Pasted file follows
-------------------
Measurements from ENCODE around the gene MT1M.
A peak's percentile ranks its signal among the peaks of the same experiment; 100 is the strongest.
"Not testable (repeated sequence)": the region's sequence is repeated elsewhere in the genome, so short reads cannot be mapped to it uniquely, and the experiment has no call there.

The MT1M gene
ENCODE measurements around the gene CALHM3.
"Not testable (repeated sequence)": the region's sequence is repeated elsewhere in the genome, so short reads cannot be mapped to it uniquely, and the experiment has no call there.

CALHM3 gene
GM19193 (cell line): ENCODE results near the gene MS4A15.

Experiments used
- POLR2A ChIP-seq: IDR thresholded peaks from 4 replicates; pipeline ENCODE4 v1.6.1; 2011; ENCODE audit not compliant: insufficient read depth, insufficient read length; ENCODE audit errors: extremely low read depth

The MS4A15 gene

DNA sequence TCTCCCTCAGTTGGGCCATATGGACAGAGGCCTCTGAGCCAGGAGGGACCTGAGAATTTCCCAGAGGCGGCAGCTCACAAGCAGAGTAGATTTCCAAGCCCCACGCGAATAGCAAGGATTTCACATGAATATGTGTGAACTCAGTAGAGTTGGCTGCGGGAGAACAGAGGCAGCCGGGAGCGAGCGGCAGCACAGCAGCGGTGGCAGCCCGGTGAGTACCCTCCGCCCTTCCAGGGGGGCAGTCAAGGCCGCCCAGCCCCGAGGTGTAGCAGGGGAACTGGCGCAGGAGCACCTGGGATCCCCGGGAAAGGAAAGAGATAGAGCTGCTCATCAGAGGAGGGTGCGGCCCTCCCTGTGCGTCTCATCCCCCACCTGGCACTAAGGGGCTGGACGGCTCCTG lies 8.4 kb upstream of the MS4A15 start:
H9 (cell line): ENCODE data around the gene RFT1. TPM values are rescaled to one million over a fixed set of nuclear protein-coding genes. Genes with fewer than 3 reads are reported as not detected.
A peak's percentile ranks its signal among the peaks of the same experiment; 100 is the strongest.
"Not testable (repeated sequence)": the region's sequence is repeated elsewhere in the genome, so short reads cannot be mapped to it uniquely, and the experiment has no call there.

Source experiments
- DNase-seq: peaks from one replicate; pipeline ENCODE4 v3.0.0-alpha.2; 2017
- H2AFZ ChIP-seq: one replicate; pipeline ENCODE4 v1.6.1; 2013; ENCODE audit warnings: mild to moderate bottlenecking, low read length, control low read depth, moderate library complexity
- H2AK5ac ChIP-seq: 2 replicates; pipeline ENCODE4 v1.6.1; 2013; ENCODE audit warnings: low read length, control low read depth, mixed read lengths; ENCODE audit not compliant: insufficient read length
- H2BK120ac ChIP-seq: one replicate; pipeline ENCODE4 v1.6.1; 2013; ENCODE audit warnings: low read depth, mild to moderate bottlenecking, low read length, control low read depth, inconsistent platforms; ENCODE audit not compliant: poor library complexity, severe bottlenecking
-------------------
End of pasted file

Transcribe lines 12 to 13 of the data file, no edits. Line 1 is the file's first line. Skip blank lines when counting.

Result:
DNA sequence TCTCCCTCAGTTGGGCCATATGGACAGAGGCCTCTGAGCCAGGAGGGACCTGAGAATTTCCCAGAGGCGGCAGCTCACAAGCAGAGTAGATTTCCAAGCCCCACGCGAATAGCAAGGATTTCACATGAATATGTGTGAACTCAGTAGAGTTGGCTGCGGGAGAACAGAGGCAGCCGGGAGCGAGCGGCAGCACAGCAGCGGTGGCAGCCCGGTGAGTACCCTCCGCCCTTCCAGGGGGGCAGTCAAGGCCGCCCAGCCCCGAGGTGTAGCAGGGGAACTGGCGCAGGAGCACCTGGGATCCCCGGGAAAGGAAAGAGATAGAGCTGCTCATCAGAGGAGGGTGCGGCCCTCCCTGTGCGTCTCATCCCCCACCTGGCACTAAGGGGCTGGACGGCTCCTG lies 8.4 kb upstream of the MS4A15 start:
H9 (cell line): ENCODE data around the gene RFT1. TPM values are rescaled to one million over a fixed set of nuclear protein-coding genes. Genes with fewer than 3 reads are reported as not detected.